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Totto-Chan: The Little Girl at the Window

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Wikipedia article

'Totto-chan, the Little Girl at the Window' is a children's book written by Japanese television personality and UNICEF Goodwill Ambassador Tetsuko Kuroyanagi. The book was published originally as in 1981, and became an instant bestseller in Japan. The book is about the values of the unconventional education that Kuroyanagi received at Tomoe Gakuen, a Tokyo elementary school founded by educator Sosaku Kobayashi during World War II, and it is considered her childhood memoir.

The Japanese name of the book is an expression used to describe people who have failed.

Plot synopsis

The book begins with Totto-chan's mother coming to know of her daughter's expulsion from public school. Her mother realizes that what Totto-chan needs is a school where more freedom of expression is permitted. Thus, she takes Totto-chan to meet the headmaster of the new school, Mr. Kobayashi. From that moment a friendship is formed between master and pupil.

The book goes on to describe the times that Totto-chan has, the friends she makes, the lessons she learns, and the vibrant atmosphere that she imbibes. All of these are presented to the reader through the eyes of a child. Thus the reader sees how the normal world is transformed into a beautiful, exciting place full of joy and enthusiasm. The reader also sees in their role as adults, how Mr. Kobayashi introduces new activities to interest the pupils. One sees in Mr. Kobayashi a man who understands children and strives to develop their qualities of mind, body and heart. His concern for the physically handicapped and his emphasis on the equality of all children are remarkable. In the school, the children lead happy lives, unaware of the things going on in the world. World War 2 has started, yet in this school, no signs of it are seen. But one day, the school is bombed, and was never rebuilt, even though the headmaster claimed that he looked forward to building an even better school the next time round. It was never done and this ends Totto-chan's years as a pupil at Tomoe Gakuen.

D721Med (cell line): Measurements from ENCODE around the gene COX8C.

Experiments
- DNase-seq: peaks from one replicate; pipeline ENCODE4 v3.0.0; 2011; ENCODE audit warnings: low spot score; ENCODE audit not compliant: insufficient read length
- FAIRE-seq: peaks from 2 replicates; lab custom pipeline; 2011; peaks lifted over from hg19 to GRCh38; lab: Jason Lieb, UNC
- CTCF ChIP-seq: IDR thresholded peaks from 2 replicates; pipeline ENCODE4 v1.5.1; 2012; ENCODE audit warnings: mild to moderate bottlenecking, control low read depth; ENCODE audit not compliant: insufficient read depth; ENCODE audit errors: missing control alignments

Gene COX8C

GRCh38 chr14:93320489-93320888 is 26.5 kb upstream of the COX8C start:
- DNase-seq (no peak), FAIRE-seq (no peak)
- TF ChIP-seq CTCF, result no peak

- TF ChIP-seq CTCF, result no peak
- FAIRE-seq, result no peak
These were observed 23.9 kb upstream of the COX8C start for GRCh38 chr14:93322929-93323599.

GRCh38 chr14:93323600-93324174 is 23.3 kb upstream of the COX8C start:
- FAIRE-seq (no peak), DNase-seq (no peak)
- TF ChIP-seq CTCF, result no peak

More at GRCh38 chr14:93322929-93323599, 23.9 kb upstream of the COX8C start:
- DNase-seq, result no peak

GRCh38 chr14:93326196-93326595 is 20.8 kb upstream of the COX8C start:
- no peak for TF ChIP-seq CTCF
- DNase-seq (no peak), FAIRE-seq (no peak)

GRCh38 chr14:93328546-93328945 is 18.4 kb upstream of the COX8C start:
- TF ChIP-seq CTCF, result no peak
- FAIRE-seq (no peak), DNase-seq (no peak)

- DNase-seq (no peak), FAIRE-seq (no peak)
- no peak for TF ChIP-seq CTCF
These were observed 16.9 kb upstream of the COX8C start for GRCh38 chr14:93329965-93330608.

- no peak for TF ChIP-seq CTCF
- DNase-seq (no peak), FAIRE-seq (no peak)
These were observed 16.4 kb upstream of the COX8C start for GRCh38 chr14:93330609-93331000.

Publication history

*1981, Japan, Kodansha Publishers Ltd., ISBN 4-7700-1010-9, Pub date 1981, Paperback

*1984, Japan, Kodansha International, ISBN 0-87011-537-5, Pub date 1984, Paperback

'Totto-chan' was originally published in Japan as a series of articles in Kodansha's 'Young Woman' magazine appearing from February 1979 through December 1980. The articles were then collected into a book, which made Japanese publishing history by selling more than 5 million before the end of 1982, which made the book break all previous publishing records and become the bestselling book in Japanese history[

An English edition, translated by Dorothy Britton, was published in America in 1984. The book has been translated into a number of languages, including Chinese, French, Italian, German, Korean, Malay, Tagalog, Vietnamese, Indonesian, Thai, Russian, Uyghur, Sinhala, and Lao, and many Indian languages including Hindi, Marathi, Gujarati, Telugu, Kannada, Assamese, Kannada, and Malayalam.

A bilingual collection of stories from the book, entitled 'Best of Totto-chan: Totto Chan: The Little Girl at the Window', was published in 1996.

Related works

Kuroyanagi founded the Totto-chan Foundation, which professionally trains deaf actors to bring live theater to the deaf community.

In 1999, Kuroyanagi published her book 'Totto-Chan's Children: A Goodwill Journey to the Children of the World', about her travels around the world on her humanitarian mission as a UNICEF Goodwill Ambassador.

An orchestral interpretation of the work was written by Japanese composer Akihiro Komori, which was released as a record.


Book References

Category:1981 novels

Category:Japanese novels

Category:Autobiographical novels

Category:Children's novels

Category:Novels set in Tokyo

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